Stress induced eating

John E. Morley, Allen S Levine, Neil E. Rowland

Research output: Contribution to journalShort surveypeer-review

152 Scopus citations


The relationship of oral behaviors to stress has long been recognized both in humans and in wild animals. In the last decade numerous advances have been made in our understanding of stress-induced feeding predominately because of the development of the simple tail-pinch model of stress induced feeding in rats. Present evidence strongly implicates monoamines and the endogenous opioid peptides as well as other neuropeptides as playing a role in the central regulation of stress-induced eating.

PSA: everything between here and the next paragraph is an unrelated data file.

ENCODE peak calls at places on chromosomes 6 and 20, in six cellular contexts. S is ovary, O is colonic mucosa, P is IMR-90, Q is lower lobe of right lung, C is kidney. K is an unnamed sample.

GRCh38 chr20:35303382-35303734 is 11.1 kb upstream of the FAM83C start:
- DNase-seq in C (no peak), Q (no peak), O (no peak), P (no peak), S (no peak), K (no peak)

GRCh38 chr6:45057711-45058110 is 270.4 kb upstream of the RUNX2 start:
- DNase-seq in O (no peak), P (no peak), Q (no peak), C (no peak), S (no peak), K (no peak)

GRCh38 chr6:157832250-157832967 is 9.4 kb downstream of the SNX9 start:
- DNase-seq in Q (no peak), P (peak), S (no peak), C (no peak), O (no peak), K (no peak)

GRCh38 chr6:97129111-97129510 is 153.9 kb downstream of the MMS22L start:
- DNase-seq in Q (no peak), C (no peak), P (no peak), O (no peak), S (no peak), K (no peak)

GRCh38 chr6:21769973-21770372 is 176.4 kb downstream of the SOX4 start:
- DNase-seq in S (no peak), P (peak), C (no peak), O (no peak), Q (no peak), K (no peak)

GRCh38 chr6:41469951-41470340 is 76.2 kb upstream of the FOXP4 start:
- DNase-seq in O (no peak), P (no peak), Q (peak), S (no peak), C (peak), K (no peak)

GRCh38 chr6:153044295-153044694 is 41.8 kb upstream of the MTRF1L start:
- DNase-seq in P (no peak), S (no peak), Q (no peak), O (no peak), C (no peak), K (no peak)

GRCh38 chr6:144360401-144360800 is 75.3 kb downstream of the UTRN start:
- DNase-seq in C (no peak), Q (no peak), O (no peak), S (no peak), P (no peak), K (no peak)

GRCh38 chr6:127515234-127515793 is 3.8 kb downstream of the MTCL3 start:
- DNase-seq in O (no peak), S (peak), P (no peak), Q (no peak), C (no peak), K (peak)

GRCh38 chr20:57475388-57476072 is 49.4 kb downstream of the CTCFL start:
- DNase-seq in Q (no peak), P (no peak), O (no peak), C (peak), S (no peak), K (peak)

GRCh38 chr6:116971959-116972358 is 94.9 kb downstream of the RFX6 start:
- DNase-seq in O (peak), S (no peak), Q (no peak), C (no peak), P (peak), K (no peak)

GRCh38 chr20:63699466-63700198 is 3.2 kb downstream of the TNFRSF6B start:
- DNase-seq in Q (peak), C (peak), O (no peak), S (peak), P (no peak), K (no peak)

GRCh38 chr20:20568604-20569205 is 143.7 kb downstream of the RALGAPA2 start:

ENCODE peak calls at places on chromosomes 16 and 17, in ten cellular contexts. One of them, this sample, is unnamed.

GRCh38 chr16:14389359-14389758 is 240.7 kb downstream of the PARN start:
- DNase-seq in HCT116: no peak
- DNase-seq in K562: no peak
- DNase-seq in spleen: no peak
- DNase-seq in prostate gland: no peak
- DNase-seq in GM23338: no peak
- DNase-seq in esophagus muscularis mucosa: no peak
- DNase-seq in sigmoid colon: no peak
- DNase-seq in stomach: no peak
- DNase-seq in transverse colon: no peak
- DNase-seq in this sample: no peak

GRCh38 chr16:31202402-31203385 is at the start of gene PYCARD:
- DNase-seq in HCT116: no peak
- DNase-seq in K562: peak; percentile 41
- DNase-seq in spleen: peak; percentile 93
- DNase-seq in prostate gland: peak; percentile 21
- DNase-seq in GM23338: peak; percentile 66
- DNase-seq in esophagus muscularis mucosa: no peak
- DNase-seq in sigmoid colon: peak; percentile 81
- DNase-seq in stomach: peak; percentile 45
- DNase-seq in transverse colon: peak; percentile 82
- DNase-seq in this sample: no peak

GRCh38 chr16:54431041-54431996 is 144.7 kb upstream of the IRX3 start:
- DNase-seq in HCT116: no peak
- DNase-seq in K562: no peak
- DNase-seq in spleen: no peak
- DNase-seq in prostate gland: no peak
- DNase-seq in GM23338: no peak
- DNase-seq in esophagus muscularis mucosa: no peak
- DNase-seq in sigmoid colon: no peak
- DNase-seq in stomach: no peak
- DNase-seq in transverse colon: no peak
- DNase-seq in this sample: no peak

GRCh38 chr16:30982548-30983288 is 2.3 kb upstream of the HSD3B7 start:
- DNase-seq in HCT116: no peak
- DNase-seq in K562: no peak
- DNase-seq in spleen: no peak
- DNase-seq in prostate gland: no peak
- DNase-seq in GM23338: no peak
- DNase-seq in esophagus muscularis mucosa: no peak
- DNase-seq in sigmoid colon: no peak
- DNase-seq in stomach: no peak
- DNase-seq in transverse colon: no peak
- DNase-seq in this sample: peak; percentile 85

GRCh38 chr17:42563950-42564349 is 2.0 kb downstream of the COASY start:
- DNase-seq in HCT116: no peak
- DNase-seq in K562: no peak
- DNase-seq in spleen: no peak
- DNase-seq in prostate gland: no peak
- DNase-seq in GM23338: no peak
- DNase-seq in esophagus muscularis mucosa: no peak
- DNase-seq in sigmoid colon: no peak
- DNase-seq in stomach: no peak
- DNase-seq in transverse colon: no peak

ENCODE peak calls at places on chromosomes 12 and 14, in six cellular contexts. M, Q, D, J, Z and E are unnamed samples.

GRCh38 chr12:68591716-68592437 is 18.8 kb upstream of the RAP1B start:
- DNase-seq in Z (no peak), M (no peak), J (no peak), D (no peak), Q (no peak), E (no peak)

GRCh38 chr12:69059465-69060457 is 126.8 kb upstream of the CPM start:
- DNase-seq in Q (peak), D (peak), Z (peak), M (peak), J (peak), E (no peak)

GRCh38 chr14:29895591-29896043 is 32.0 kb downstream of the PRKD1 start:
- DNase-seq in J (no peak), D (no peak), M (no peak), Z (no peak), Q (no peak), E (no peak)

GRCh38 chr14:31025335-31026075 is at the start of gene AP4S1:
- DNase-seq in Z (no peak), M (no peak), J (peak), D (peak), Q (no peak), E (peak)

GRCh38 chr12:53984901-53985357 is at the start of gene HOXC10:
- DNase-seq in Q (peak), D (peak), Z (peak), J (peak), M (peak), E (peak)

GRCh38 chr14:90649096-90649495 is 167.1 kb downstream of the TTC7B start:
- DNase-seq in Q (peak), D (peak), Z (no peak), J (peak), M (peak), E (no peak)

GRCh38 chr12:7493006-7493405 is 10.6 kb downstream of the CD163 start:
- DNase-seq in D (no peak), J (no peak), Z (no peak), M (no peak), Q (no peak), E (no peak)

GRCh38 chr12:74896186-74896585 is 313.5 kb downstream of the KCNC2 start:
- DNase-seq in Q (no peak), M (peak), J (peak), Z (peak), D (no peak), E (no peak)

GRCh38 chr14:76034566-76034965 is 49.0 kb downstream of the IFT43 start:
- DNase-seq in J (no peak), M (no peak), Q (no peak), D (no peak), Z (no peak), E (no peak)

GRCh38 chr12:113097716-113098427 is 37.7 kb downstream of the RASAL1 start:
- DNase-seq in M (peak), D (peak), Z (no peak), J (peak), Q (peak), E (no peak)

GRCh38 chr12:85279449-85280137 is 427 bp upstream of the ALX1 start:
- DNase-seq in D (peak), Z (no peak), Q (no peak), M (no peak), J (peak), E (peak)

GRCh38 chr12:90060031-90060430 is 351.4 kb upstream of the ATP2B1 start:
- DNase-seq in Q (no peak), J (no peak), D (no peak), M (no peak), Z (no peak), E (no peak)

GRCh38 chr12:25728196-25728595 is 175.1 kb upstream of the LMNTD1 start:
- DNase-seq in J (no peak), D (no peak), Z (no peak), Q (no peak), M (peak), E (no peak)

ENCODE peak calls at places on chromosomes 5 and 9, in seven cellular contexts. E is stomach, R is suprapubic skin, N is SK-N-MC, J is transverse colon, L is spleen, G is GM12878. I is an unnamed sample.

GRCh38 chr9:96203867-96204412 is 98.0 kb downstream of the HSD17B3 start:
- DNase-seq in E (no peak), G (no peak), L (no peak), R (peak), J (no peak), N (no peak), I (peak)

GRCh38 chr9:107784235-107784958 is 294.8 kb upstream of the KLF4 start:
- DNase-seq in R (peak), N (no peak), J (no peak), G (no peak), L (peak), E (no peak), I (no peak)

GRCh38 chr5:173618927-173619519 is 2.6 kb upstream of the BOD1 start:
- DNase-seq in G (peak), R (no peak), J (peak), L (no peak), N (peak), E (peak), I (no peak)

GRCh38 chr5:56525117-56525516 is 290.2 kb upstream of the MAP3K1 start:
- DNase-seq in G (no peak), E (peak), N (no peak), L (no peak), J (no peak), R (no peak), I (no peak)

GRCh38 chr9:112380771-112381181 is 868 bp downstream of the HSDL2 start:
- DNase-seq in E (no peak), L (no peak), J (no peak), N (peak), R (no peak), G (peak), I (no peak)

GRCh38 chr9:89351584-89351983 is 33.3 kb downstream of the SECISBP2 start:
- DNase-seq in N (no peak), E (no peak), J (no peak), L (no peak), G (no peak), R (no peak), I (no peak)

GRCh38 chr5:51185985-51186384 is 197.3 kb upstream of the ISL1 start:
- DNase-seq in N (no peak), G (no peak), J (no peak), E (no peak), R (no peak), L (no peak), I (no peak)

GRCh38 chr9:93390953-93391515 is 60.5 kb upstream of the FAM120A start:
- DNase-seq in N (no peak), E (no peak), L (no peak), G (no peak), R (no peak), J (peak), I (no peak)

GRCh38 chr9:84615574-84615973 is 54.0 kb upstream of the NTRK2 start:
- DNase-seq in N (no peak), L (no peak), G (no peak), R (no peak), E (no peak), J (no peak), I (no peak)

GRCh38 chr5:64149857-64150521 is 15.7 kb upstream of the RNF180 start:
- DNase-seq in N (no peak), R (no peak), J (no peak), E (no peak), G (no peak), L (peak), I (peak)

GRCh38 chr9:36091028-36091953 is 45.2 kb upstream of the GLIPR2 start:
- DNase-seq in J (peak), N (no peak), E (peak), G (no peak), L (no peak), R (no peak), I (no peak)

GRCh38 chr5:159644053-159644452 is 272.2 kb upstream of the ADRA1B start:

Original languageEnglish (US)
Pages (from-to)2169-2182
Number of pages14
JournalLife Sciences
Issue number19
StatePublished - May 9 1983

Bibliographical note

Funding Information:
We thank JoAnn Tallman for secretarial assistance. This research was supported, in part, by the Veterans Administration Medical Center research funds.


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